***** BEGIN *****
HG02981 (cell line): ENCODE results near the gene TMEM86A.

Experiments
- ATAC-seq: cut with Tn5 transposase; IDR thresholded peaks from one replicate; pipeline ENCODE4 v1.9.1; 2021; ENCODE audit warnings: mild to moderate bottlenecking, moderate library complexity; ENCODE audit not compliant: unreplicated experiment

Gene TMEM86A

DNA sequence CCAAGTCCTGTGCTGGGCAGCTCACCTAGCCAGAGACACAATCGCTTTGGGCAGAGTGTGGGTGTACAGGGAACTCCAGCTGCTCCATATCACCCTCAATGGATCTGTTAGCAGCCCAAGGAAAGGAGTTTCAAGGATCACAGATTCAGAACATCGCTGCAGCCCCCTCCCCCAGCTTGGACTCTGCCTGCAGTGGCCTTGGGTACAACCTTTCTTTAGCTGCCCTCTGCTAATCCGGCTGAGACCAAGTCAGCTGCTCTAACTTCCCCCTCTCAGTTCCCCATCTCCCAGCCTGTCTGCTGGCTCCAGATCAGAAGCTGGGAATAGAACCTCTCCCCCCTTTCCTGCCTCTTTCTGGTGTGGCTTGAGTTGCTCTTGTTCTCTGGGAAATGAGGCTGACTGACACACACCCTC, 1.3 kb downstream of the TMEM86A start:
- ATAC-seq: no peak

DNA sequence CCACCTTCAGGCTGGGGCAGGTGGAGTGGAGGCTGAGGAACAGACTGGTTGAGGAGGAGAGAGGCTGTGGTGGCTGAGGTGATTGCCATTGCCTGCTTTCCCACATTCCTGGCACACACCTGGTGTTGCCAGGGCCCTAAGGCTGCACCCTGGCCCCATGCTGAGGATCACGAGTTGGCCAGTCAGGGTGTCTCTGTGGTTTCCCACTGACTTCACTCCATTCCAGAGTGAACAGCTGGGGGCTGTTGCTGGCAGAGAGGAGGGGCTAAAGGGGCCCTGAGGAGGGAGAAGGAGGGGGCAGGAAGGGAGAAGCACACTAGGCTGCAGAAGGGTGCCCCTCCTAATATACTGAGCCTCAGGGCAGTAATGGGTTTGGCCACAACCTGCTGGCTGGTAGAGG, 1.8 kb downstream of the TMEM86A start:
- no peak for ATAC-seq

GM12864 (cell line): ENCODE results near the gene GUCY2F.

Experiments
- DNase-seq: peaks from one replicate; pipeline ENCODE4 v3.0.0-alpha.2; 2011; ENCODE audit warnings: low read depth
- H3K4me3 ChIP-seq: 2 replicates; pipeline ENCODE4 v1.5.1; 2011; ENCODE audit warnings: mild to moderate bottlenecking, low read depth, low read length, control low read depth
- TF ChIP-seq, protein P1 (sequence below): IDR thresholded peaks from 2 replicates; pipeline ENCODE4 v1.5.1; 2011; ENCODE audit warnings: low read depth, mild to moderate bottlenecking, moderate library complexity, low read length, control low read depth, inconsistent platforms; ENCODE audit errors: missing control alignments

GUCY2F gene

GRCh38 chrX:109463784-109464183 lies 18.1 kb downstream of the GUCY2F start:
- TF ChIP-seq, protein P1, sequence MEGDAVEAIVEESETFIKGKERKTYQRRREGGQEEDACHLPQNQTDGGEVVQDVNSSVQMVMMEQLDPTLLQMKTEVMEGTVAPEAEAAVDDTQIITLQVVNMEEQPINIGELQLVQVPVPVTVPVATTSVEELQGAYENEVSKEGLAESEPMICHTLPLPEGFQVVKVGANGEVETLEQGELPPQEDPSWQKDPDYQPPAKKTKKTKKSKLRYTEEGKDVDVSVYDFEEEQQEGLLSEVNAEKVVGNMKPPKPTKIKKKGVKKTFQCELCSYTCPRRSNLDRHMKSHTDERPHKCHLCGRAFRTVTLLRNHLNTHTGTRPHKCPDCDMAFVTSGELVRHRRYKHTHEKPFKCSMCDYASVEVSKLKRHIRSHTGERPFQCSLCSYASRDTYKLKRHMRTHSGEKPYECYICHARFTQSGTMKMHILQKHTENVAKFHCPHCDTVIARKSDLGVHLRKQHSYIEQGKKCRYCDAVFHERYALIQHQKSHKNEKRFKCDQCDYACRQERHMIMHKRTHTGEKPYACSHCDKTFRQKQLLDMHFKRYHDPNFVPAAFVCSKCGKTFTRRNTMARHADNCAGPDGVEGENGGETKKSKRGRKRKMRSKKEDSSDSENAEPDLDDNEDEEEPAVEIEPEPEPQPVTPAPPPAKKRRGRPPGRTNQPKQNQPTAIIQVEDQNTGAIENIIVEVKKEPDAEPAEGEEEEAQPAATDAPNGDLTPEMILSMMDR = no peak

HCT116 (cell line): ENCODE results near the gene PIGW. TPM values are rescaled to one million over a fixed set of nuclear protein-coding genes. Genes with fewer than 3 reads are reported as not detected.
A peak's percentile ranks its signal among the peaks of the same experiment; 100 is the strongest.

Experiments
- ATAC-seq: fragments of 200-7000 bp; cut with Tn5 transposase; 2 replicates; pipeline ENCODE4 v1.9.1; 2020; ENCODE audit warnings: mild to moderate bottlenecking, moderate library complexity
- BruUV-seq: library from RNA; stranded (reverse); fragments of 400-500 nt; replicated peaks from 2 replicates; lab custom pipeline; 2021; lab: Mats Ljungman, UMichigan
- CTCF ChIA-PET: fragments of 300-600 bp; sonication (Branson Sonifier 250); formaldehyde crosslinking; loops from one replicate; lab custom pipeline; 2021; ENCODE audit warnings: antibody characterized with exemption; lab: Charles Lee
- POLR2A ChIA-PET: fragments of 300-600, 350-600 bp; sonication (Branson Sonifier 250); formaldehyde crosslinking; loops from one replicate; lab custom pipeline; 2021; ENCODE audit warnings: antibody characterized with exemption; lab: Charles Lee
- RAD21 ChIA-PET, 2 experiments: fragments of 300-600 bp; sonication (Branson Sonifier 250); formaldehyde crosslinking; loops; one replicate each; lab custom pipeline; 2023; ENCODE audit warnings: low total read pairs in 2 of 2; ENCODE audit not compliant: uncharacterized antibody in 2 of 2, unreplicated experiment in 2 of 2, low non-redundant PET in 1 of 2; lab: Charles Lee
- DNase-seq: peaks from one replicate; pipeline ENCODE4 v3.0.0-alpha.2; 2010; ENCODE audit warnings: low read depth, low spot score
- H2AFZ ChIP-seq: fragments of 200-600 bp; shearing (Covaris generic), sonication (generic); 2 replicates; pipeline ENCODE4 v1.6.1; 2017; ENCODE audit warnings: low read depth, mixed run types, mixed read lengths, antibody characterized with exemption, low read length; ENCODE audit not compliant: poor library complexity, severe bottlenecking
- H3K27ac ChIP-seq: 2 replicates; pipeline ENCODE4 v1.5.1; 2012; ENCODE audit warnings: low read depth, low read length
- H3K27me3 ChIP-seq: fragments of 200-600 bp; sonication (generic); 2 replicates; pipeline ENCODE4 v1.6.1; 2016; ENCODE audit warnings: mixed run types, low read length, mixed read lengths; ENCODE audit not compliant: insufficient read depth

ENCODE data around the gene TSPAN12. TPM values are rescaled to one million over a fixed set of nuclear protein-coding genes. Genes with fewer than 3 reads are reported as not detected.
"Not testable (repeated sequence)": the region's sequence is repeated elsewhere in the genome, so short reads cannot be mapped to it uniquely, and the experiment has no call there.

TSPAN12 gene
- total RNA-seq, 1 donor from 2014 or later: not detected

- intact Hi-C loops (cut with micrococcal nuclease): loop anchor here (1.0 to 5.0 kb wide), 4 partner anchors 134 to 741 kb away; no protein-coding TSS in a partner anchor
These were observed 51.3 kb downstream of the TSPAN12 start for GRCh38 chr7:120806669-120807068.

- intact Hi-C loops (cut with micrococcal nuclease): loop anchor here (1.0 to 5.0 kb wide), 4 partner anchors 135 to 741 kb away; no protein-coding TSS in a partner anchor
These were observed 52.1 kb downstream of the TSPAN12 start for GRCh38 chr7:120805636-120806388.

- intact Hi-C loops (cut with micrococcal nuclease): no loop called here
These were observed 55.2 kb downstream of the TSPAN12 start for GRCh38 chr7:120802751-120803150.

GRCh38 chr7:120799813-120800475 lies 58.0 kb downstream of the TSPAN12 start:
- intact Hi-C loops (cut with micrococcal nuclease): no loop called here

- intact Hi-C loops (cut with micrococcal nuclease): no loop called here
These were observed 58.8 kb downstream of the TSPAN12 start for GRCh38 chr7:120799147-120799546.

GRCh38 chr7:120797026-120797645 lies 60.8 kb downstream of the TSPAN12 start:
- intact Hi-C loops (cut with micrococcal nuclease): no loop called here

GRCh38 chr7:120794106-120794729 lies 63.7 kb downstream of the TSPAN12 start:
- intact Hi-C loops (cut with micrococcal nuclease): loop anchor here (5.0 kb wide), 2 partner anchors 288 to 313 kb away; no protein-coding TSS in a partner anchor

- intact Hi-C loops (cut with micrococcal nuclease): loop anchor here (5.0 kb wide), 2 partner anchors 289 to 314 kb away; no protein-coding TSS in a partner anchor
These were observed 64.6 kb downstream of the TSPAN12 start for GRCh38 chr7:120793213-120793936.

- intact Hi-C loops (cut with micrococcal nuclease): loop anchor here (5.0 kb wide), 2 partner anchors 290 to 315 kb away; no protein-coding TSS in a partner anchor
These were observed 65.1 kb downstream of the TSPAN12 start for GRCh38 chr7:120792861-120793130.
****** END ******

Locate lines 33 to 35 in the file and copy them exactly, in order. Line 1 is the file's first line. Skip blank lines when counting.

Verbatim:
- intact Hi-C loops (cut with micrococcal nuclease): loop anchor here (1.0 to 5.0 kb wide), 4 partner anchors 134 to 741 kb away; no protein-coding TSS in a partner anchor
These were observed 51.3 kb downstream of the TSPAN12 start for GRCh38 chr7:120806669-120807068.

- intact Hi-C loops (cut with micrococcal nuclease): loop anchor here (1.0 to 5.0 kb wide), 4 partner anchors 135 to 741 kb away; no protein-coding TSS in a partner anchor